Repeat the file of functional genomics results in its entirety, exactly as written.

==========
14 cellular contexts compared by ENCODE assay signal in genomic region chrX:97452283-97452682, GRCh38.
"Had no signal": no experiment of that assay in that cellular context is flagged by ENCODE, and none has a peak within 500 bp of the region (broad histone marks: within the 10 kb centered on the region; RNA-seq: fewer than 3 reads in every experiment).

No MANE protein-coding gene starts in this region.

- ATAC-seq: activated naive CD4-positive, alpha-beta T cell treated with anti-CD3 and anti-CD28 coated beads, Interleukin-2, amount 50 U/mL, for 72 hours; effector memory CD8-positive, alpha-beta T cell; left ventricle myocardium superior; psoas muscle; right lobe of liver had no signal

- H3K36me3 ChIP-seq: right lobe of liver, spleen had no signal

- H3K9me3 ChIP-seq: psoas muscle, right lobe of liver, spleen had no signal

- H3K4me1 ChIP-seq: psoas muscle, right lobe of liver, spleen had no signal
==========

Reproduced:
14 cellular contexts compared by ENCODE assay signal in genomic region chrX:97452283-97452682, GRCh38.
"Had no signal": no experiment of that assay in that cellular context is flagged by ENCODE, and none has a peak within 500 bp of the region (broad histone marks: within the 10 kb centered on the region; RNA-seq: fewer than 3 reads in every experiment).

No MANE protein-coding gene starts in this region.

- ATAC-seq: activated naive CD4-positive, alpha-beta T cell treated with anti-CD3 and anti-CD28 coated beads, Interleukin-2, amount 50 U/mL, for 72 hours; effector memory CD8-positive, alpha-beta T cell; left ventricle myocardium superior; psoas muscle; right lobe of liver had no signal

- H3K36me3 ChIP-seq: right lobe of liver, spleen had no signal

- H3K9me3 ChIP-seq: psoas muscle, right lobe of liver, spleen had no signal

- H3K4me1 ChIP-seq: psoas muscle, right lobe of liver, spleen had no signal